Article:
of that which I receved about mutuall supplies between Colonization of Devon and Cornwale,-a matter soon written, but not Guiana.

possible to performe. Somersett may best releve Devon, Arrangements for

for if it be apoynted to Dorsett, it is more than need. the defence! For Dorsett hath never a haven capable of any great of Devon and Cor. shipp, without which ther is no feare of any discent. wall.

i I beseich you let us here sumewhat as soun as you cann. And so, with my most humble dewtye to my Mistris—I care not mich for your idle Honor

W. R.

[POSTSCRIPT.] – I have sent the letter unsealed. HANCOKE hath a seal of myne ; when you have perused it. I humblie pray you that your footman may deliver thes too letters att Derum House.

Addressed :
To the right honorable Sir ROBERT CECII.l, K’night, of Her Majestics

most honorable Pricey Councell. Hast, &c.
Endorsed :
November 1595. Sir Walter Raleigh to my Master. [It also bears the

endorsements of the several postmasters on the route. )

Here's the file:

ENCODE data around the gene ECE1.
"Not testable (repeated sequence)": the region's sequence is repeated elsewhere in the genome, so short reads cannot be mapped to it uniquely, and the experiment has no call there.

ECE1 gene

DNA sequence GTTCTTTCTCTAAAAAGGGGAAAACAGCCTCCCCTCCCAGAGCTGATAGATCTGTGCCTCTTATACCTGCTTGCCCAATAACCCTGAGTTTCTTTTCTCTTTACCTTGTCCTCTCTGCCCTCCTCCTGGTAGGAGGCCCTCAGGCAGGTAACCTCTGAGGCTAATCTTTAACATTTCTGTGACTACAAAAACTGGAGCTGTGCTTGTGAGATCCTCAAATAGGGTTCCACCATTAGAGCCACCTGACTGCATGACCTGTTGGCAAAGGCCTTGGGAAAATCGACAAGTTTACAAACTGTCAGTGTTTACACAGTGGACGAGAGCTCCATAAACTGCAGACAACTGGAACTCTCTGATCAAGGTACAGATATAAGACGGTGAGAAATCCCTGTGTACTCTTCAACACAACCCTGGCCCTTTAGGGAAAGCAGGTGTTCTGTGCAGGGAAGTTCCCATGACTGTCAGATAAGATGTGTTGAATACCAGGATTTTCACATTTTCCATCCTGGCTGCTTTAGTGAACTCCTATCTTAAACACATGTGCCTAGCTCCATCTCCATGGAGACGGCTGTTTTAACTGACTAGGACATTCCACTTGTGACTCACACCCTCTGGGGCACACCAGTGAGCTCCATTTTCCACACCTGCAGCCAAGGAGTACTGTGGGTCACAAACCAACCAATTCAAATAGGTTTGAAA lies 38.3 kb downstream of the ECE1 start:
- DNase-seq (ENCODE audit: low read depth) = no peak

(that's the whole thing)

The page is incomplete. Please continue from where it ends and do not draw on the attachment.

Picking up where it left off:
1 See preceding letter of 25th of same month.
: This reading is a little doubtful, through abbreviation in the original





ALEGH'S gloomy anticipation, in this letter, of the fate of PREFA

Drake's expedition,-“ if the Spanish fleet arrive while the NOTE TO soldiers are overland,"—had been actually realized, though in a different way, a few days before its date. Whilst Sir Walter was writing it, Hawkins already lay dead; as did also Drake's dear friend and comrade, Brute Browne. The unfortunate attack on Puerto Rico had been made, and had failed of its object. Within less than two months, Drake, too, died "of a broken heart;" as Ralegh himself said, long years afterwards, in the letter which records his own disasters in the fatal expedition to Guiana.